Even as COVID-19 devastated global markets in the first half of 2020, ESG investment hit record highs. More than 70 billion was moved into sustainable funds between April and June, bringing total investment in ESG funds to a staggering record sum in excess of $1 trillion. What drivers are behind ESG investment’s remarkable rise and what ESG criteria are used to assess if a company is genuinely committed to sustainability?
3 reasons ESG investment is on the rise
While global markets fell sharply as the COVID-19 pandemic spread earlier this year, investors moved a record amount of money in to sustainable investment funds. The Financial Times reports that ESG funds received net investment of over$70 billion between April and June, bringing total ESG investment above the $1 trillion mark. An analysis by the funds network Calastone found that new money invested in ESG equity funds in that time period exceeded the combined totals for the previous five years.
A clear trend is emerging, then, but what is driving it? There are three main reasons:
- Rising ethical expectations from consumers and investors. As people become more aware of the impact of climate change, the gender gap in the workplace, forced labour and other issues, they expect companies top lay apart in solving these challenges. And increasingly, consumers and investors are using their purchasing and investing power to encourage ethical business practices.
- Uncertainty in the markets encourages a focus on the long-term. During the pandemic, numerous companies have declared bankruptcy and many more will likely follow. Investors regard companies with a sustainable focus as being better placed to survive fluctuations in the long-term. For example, companies with an ESG focus are more likely to attract employees who want to do good, and therefore less likely to be involved in bribery, corruption, or money laundering.They are also more likely to plan properly for future market-moving shocks like climate change.
- The success of ESG funds and ESG-focused companies. The evidence base is growing that purposeful companies and funds are more likely to turn a profit. For example, B Corporations such as Patagonia and Tony’s Chocolonely are among the market leaders in their industries, while a fund focused on the UN’s Sustainable Development Goals has outperformed most of the main market trackers in recent years.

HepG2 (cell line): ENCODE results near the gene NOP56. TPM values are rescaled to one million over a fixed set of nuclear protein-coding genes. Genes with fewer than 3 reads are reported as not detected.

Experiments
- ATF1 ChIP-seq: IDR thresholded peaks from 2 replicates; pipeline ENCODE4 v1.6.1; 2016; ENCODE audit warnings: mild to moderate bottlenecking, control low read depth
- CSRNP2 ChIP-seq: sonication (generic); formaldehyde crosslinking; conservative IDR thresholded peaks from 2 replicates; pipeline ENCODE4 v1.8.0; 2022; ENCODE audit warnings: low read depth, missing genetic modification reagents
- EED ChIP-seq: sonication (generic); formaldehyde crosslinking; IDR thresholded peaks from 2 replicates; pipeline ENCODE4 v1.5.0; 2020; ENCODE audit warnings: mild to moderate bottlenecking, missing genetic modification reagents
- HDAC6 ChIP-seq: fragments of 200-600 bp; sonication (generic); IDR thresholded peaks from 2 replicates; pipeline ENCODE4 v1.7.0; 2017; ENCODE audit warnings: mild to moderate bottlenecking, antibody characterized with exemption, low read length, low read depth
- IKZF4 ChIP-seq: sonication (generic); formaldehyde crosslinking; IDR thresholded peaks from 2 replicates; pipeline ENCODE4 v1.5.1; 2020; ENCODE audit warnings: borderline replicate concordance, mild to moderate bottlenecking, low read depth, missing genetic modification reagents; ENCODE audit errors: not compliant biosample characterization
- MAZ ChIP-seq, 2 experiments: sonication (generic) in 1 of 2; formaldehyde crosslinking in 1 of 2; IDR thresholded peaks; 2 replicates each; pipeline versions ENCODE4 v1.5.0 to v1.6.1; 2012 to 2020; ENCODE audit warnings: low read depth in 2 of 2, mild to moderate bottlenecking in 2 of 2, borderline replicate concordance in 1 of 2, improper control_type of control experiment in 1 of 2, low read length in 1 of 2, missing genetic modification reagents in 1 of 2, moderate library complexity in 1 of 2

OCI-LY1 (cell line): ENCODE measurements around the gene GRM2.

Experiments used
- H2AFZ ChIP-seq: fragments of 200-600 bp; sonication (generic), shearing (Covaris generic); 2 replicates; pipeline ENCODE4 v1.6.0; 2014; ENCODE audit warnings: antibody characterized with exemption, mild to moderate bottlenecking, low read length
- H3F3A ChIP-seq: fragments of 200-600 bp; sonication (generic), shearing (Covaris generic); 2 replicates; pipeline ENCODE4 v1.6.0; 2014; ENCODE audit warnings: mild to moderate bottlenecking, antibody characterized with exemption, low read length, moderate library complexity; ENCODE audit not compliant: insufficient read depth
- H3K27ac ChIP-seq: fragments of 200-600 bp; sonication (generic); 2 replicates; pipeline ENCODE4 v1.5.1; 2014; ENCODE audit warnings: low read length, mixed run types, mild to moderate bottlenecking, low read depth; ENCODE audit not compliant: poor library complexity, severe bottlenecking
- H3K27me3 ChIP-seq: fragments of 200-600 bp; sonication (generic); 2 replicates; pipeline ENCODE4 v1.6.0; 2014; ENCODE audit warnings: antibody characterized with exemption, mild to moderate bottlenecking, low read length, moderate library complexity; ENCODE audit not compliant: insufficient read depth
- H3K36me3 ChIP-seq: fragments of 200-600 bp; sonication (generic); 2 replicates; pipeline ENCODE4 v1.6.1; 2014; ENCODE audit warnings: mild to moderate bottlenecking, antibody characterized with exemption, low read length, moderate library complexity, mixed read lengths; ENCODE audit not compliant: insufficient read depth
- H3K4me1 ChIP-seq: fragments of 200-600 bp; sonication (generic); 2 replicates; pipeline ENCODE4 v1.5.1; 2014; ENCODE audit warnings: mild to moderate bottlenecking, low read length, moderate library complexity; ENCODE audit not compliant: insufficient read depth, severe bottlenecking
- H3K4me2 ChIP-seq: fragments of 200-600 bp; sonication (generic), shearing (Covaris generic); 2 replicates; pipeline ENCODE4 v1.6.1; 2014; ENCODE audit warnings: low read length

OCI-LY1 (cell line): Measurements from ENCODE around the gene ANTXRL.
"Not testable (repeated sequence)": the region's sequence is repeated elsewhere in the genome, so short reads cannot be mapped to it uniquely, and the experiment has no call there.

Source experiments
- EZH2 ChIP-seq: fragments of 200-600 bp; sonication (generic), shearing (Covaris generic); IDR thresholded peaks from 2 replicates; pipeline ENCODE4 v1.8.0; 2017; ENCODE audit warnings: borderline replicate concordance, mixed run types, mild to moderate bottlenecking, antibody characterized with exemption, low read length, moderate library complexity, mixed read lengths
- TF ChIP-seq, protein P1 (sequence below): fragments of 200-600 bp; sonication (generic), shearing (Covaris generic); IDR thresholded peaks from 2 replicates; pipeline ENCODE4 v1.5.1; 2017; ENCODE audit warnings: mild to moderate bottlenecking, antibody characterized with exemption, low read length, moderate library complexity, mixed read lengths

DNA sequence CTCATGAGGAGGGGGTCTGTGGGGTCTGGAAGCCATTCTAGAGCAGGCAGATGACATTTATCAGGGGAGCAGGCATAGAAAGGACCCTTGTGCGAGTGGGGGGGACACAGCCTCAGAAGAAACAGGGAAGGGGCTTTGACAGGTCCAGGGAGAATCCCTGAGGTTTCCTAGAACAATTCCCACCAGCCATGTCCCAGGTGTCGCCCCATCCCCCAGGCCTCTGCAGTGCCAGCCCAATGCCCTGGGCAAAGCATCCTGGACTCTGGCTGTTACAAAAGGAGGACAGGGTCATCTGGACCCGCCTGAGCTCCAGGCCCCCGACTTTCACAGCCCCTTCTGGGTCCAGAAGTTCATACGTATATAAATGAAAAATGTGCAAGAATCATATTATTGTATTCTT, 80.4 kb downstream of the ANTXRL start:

Get the right data to assess ESG credentials
ESG investment is not as simple as investing in companies or funds who claim to be environmentally beneficial or to support the SDGs. Investors and companies must carry out due diligence to ensure ESG commitments are genuine.
This is not easy. Fashion retailer Boohoo received a double A rating for ESG from the MSCI index in June this year. Weeks later, the public learned Boohoo was paying workers in a UK factory below the minimum wage to work in poor conditions.
“The fact that Boohoo ended up in so many sustainable funds shows the callous infrastructure of our investment system, and its participants,” said Martin Buttle of the responsible investment group Share Action. Often, ESG ratings are based on data provided by the companies themselves. Where this data is inaccurate, it could be because of deliberate misreporting or more likely based on a company having an opaque view of its own supply chain.
What should investors do? In addition to checking ESG indexes, investors can surface potential risk issues related to ESG factors with relevant data and technology.
- Use an adverse media feed to power predictive analytics or integrate into risk management tools to gain valuable insights into potential regulatory, reputational, financial, and strategic risks facing companies. If a firm has been criticised for its labour practices in a particular country, for example, this might call its ESG commitment into question.
- Review Critical Mention broadcast content to capture the full context of a company’s position on ESG issues. While a newspaper headline might cherry-pick a single quote from a CEO, a transcript of the full interview may help establish the extent of a company’s ethical commitment.
- Tap into data spanning PEPs, sanctions, watchlists, and blacklists to identify potential regulatory misconduct by firms and the third parties with whom they do business. For example, is a firm claiming a commitment to ESG using suppliers that been convicted of damaging environmental practices?
Explore how Nexis® Solutions helps companies address ethical expectations with access to an unrivaled source universe via powerful platforms for conducting due diligence and third-party risk monitoring and via flexible data APIs.